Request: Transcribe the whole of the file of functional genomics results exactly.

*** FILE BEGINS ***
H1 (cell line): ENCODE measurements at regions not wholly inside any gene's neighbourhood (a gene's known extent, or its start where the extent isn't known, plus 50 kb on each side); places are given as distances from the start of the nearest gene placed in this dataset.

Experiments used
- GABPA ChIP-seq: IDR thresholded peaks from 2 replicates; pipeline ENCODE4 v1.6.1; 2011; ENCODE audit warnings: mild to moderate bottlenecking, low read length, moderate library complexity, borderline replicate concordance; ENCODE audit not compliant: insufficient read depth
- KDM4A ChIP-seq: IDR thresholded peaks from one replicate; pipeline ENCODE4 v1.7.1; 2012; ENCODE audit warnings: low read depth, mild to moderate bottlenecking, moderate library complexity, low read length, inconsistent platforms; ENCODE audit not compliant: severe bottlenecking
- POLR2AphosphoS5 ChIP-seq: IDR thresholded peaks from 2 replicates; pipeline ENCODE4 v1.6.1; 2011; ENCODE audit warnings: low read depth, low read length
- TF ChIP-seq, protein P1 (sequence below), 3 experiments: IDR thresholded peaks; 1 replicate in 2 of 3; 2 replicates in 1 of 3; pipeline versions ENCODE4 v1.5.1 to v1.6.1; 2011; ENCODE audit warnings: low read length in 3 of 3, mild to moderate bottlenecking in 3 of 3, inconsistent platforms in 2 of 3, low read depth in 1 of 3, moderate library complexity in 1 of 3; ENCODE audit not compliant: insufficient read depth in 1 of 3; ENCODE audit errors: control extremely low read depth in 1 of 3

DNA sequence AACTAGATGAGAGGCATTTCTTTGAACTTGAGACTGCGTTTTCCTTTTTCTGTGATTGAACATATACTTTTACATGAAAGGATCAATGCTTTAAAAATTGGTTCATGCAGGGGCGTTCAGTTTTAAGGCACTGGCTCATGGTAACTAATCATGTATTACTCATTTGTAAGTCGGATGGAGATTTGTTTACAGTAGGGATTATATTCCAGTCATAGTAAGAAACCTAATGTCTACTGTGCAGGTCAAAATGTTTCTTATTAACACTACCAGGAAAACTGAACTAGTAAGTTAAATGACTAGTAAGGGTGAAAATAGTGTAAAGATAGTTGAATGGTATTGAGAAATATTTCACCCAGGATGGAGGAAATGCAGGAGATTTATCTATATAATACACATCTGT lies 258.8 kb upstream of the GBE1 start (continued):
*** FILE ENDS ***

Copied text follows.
H1 (cell line): ENCODE measurements at regions not wholly inside any gene's neighbourhood (a gene's known extent, or its start where the extent isn't known, plus 50 kb on each side); places are given as distances from the start of the nearest gene placed in this dataset.

Experiments used
- GABPA ChIP-seq: IDR thresholded peaks from 2 replicates; pipeline ENCODE4 v1.6.1; 2011; ENCODE audit warnings: mild to moderate bottlenecking, low read length, moderate library complexity, borderline replicate concordance; ENCODE audit not compliant: insufficient read depth
- KDM4A ChIP-seq: IDR thresholded peaks from one replicate; pipeline ENCODE4 v1.7.1; 2012; ENCODE audit warnings: low read depth, mild to moderate bottlenecking, moderate library complexity, low read length, inconsistent platforms; ENCODE audit not compliant: severe bottlenecking
- POLR2AphosphoS5 ChIP-seq: IDR thresholded peaks from 2 replicates; pipeline ENCODE4 v1.6.1; 2011; ENCODE audit warnings: low read depth, low read length
- TF ChIP-seq, protein P1 (sequence below), 3 experiments: IDR thresholded peaks; 1 replicate in 2 of 3; 2 replicates in 1 of 3; pipeline versions ENCODE4 v1.5.1 to v1.6.1; 2011; ENCODE audit warnings: low read length in 3 of 3, mild to moderate bottlenecking in 3 of 3, inconsistent platforms in 2 of 3, low read depth in 1 of 3, moderate library complexity in 1 of 3; ENCODE audit not compliant: insufficient read depth in 1 of 3; ENCODE audit errors: control extremely low read depth in 1 of 3

DNA sequence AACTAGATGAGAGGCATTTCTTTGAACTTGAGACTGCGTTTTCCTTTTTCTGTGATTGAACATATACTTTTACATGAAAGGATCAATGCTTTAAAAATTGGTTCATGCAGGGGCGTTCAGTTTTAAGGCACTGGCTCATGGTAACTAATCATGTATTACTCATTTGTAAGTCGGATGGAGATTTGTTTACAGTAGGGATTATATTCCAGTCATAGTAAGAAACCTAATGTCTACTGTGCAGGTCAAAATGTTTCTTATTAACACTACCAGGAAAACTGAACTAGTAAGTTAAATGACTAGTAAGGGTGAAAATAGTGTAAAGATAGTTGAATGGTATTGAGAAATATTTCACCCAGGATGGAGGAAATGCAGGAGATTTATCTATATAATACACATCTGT lies 258.8 kb upstream of the GBE1 start (continued):